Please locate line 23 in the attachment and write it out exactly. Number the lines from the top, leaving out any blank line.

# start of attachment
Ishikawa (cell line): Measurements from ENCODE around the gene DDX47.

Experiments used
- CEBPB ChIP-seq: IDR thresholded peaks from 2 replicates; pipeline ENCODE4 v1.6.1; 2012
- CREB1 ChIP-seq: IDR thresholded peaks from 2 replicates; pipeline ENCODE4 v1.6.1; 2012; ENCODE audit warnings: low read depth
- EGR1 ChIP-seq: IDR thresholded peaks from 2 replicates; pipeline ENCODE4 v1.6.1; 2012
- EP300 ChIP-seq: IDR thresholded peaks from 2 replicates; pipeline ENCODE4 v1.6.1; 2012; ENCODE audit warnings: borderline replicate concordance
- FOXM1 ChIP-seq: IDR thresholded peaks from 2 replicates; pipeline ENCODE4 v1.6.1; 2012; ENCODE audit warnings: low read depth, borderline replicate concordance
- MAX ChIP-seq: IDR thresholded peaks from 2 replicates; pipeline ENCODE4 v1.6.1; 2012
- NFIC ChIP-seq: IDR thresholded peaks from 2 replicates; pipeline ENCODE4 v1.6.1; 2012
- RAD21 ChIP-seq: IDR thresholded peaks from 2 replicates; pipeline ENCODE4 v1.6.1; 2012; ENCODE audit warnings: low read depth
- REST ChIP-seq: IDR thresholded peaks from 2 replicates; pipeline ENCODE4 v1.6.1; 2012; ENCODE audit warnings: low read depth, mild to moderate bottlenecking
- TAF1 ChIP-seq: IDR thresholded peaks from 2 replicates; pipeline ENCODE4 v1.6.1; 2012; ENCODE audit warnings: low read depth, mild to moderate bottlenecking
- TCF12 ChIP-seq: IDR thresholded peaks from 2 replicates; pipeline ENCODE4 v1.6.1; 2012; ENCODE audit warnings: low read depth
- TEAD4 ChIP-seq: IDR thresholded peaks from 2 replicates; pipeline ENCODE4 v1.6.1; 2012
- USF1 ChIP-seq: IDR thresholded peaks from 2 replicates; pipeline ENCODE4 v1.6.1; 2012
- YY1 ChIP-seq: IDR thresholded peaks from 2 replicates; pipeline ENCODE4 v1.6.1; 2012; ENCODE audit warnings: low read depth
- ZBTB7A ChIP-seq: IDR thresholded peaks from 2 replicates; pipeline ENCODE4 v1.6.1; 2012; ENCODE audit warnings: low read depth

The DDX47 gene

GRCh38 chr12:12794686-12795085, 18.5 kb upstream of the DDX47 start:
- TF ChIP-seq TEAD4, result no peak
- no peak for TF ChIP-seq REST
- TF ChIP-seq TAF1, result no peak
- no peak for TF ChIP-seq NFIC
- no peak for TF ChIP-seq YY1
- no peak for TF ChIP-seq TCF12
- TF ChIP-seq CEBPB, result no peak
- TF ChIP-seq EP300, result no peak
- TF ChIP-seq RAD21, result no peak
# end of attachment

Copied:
- no peak for TF ChIP-seq NFIC